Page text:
#FiveMinuteDevotions | John 21

Five Minute Devotions John 21

Five Minute Devotions: John 21

The book of John concludes in a sort of post-Resurrection epilogue. The end of John 20 would have been a worthwhile end to the book, but John continues to write a postscript that is primarily focused on the restoration of Peter and correcting a rumor about John.

The First Restoration

When they had eaten breakfast, Jesus asked Simon Peter, “Simon, son of John, do you love me more than these?”

“Yes, Lord,” he said to him, “you know that I love you.”

“Feed my lambs,” he told him. – John 21:15

There has been a lot of speculation about why Jesus repeats this conversation three times. Most English translations repeat the same phrasing without much sense of variation. But, in truth, the Greek text gives us much more depth. The CSB version gives us a good attempt to capture the nuance in Jesus’s meaning.

Here, Jesus’s key word is lambs (Gk. arnion). He’s specifically referring to sheep who are young and immature. The Greek word for feed is bosko. Here, it is in the present tense, meaning that Jesus is calling Peter to a continual action of tending, feeding and caring those who are young in the faith.

The Second Restoration

A second time he asked him, “Simon, son of John, do you love me?”

“Yes, Lord,” he said to him, “you know that I love you.”

“Shepherd my sheep,” he told him. – John 21:16

The second restoration from Jesus moves from Peter’s call to bring up those young in the faith to a call to sustain those more mature in the faith. The word arnion for a young lamb switches to probaton for a mature sheep. The word bosko, meaning to carefully tend and feed, switches to poimaino, which carries the connotation of supervising. The sheep are growing up and Peter’s direct involvement lessens.

The Third Restoration

He asked him the third time, “Simon, son of John, do you love me?”

Peter was grieved that he asked him the third time, “Do you love me?” He said, “Lord, you know everything; you know that I love you.”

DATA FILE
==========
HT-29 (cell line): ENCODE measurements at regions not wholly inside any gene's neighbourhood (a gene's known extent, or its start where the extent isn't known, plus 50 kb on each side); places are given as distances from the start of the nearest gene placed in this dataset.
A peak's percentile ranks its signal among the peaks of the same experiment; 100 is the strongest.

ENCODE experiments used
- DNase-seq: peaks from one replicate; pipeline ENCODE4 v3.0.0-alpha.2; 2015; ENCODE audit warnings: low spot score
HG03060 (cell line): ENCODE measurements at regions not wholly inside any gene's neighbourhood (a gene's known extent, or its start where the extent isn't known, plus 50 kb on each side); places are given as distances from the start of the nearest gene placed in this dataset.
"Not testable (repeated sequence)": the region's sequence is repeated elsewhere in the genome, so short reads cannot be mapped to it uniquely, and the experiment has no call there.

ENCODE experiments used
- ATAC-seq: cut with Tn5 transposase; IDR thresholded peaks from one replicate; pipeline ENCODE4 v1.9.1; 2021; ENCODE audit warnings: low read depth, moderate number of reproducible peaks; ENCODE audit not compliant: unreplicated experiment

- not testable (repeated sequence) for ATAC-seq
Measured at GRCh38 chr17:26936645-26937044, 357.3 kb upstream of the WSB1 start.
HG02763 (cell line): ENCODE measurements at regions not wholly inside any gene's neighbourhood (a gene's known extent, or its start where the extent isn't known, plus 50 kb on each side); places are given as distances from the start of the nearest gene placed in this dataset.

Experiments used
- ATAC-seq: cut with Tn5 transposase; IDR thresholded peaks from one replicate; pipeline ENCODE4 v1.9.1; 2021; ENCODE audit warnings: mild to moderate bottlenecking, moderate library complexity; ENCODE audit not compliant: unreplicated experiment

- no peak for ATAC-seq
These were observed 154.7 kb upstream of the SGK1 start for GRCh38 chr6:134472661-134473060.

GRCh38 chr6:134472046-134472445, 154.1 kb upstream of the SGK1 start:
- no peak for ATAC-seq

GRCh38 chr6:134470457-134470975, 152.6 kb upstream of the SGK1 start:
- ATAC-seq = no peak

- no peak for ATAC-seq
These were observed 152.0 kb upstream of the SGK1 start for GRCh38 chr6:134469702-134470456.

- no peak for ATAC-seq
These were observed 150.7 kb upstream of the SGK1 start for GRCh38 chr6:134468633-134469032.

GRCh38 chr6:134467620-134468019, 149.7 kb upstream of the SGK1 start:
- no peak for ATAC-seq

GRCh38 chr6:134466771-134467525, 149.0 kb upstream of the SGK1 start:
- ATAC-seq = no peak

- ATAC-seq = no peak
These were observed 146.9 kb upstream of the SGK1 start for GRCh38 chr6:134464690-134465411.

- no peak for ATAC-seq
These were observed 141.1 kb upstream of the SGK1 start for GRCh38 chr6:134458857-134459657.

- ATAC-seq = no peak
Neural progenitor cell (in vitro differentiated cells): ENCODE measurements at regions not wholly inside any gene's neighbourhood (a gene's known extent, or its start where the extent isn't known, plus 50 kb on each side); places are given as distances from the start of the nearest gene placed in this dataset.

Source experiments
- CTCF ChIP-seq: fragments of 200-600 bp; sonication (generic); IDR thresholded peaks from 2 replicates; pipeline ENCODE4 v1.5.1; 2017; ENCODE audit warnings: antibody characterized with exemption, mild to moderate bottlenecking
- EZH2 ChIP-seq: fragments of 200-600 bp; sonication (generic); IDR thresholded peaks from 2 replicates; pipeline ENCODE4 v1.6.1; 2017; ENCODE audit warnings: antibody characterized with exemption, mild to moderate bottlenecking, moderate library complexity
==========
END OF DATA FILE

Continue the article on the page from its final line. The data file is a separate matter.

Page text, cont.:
“Feed my sheep,” Jesus said. – John 21:17

Undoubtedly, Peter now connected this threefold restoration with his threefold denial of Jesus before the cross.

Interestingly, Jesus returns to bosko, to feed or pasture, but keeps probaton, the word for a mature sheep. Jesus brings the two phrases together to make the job of shepherding God’s flock very clear. Those in spiritual leadership are to tend, care for, and provide spiritual food for all of God’s people—from the youngest to the oldest, from the newest in faith to the most mature, from the lambs to the sheep. There should be continual action to nourish them and care for them and bring them into all fullness of spiritual maturity that they might take upon the mantle of shepherd themselves.


The words directed at Peter ring down to us as well. The gospel of John closes with a command to make disciples, to raise lambs into sheep and sheep into shepherds. It is a message that is relevant not just for Peter but for us today. Do we love him? Do we love him more than anything? Then take care of his people.


Father, we admit to having failed you, having ignored you, maybe even having denied you. Restore us like you restored Peter. Bring us back into relationship with you. Give us a task and set us to it. Help us inaugurate your Kingdom.

Discussion Questions

Another interesting bit of linguistic information is that, in the first two restorations, Jesus uses the word agape for love, but Peter replies with phileo. The final time, Jesus uses phileo. Do you think there’s significance in this?

Today’s header image is Raphael’s Christ’s Charge to Peter. It was commissioned by Pope Leo X and currently hangs in the Vatican.

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